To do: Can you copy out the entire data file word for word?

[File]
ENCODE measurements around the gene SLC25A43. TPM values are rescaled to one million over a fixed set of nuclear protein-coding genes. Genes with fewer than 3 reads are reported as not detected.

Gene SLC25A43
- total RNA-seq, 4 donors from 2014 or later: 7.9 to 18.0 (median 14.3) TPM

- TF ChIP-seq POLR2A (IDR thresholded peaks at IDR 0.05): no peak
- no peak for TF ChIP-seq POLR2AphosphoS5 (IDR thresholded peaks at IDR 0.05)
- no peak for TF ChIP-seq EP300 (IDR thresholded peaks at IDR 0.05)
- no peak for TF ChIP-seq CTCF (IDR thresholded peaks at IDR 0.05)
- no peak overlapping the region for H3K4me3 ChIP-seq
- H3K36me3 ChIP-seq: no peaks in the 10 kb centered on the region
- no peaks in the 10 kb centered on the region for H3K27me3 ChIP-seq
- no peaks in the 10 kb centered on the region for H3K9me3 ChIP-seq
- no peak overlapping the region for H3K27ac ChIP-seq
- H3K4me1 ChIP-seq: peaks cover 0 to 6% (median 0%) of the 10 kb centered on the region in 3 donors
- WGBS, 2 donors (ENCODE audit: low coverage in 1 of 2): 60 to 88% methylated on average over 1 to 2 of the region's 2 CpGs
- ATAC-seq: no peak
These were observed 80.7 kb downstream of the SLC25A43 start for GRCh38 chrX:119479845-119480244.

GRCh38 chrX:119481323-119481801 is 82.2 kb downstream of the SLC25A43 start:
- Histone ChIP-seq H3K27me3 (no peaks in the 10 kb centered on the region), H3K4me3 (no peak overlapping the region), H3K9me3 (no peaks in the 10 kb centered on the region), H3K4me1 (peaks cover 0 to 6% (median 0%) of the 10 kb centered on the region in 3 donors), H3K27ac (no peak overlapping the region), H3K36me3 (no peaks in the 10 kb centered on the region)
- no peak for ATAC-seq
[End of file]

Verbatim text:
ENCODE measurements around the gene SLC25A43. TPM values are rescaled to one million over a fixed set of nuclear protein-coding genes. Genes with fewer than 3 reads are reported as not detected.

Gene SLC25A43
- total RNA-seq, 4 donors from 2014 or later: 7.9 to 18.0 (median 14.3) TPM

- TF ChIP-seq POLR2A (IDR thresholded peaks at IDR 0.05): no peak
- no peak for TF ChIP-seq POLR2AphosphoS5 (IDR thresholded peaks at IDR 0.05)
- no peak for TF ChIP-seq EP300 (IDR thresholded peaks at IDR 0.05)
- no peak for TF ChIP-seq CTCF (IDR thresholded peaks at IDR 0.05)
- no peak overlapping the region for H3K4me3 ChIP-seq
- H3K36me3 ChIP-seq: no peaks in the 10 kb centered on the region
- no peaks in the 10 kb centered on the region for H3K27me3 ChIP-seq
- no peaks in the 10 kb centered on the region for H3K9me3 ChIP-seq
- no peak overlapping the region for H3K27ac ChIP-seq
- H3K4me1 ChIP-seq: peaks cover 0 to 6% (median 0%) of the 10 kb centered on the region in 3 donors
- WGBS, 2 donors (ENCODE audit: low coverage in 1 of 2): 60 to 88% methylated on average over 1 to 2 of the region's 2 CpGs
- ATAC-seq: no peak
These were observed 80.7 kb downstream of the SLC25A43 start for GRCh38 chrX:119479845-119480244.

GRCh38 chrX:119481323-119481801 is 82.2 kb downstream of the SLC25A43 start:
- Histone ChIP-seq H3K27me3 (no peaks in the 10 kb centered on the region), H3K4me3 (no peak overlapping the region), H3K9me3 (no peaks in the 10 kb centered on the region), H3K4me1 (peaks cover 0 to 6% (median 0%) of the 10 kb centered on the region in 3 donors), H3K27ac (no peak overlapping the region), H3K36me3 (no peaks in the 10 kb centered on the region)
- no peak for ATAC-seq